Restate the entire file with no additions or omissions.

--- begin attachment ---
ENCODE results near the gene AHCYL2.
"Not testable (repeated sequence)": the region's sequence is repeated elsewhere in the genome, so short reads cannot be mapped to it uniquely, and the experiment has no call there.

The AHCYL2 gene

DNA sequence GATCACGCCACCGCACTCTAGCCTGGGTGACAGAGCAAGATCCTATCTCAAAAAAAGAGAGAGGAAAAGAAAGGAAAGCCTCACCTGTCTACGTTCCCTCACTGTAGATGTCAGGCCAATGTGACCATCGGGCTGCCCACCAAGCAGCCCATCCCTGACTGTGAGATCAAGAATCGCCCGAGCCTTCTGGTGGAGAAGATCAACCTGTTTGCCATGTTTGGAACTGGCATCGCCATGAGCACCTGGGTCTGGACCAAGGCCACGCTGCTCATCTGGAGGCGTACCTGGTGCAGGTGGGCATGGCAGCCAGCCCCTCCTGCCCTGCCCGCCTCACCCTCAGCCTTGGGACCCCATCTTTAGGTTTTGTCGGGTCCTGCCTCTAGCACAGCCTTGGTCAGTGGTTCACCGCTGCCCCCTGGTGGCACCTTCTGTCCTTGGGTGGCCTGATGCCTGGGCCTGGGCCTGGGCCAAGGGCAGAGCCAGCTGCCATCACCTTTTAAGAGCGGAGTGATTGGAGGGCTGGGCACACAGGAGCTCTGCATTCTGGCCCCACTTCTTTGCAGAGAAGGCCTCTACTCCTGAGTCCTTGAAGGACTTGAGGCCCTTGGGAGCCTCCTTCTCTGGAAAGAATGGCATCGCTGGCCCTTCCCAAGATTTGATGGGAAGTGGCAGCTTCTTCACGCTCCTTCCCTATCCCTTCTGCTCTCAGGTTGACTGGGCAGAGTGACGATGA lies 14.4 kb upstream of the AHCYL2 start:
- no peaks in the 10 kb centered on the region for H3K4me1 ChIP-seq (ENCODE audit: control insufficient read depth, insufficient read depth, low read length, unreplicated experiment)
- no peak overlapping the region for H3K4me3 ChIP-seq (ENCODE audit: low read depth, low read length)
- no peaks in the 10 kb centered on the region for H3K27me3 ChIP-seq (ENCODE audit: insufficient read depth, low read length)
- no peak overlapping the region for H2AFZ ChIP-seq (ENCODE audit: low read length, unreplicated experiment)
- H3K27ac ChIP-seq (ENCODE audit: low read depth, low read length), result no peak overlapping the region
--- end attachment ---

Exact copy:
ENCODE results near the gene AHCYL2.
"Not testable (repeated sequence)": the region's sequence is repeated elsewhere in the genome, so short reads cannot be mapped to it uniquely, and the experiment has no call there.

The AHCYL2 gene

DNA sequence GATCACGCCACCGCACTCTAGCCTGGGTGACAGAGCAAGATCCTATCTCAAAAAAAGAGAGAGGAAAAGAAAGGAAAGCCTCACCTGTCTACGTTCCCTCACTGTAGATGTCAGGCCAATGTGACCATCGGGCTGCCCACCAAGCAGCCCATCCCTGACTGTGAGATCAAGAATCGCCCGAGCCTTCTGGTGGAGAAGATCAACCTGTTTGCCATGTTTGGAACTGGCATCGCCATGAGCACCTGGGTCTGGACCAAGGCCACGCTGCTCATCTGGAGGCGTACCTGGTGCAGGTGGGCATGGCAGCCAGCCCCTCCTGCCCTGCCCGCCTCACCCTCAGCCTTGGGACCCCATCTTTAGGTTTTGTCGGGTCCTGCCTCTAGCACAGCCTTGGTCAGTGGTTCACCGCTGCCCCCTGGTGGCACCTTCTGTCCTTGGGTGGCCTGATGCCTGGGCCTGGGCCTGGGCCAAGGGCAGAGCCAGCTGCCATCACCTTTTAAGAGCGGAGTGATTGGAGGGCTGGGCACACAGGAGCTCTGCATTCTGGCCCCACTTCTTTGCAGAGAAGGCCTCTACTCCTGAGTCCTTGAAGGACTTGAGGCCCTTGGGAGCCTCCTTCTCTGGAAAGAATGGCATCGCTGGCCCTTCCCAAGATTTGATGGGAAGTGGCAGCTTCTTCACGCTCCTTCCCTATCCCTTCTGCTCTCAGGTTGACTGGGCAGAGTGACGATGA lies 14.4 kb upstream of the AHCYL2 start:
- no peaks in the 10 kb centered on the region for H3K4me1 ChIP-seq (ENCODE audit: control insufficient read depth, insufficient read depth, low read length, unreplicated experiment)
- no peak overlapping the region for H3K4me3 ChIP-seq (ENCODE audit: low read depth, low read length)
- no peaks in the 10 kb centered on the region for H3K27me3 ChIP-seq (ENCODE audit: insufficient read depth, low read length)
- no peak overlapping the region for H2AFZ ChIP-seq (ENCODE audit: low read length, unreplicated experiment)
- H3K27ac ChIP-seq (ENCODE audit: low read depth, low read length), result no peak overlapping the region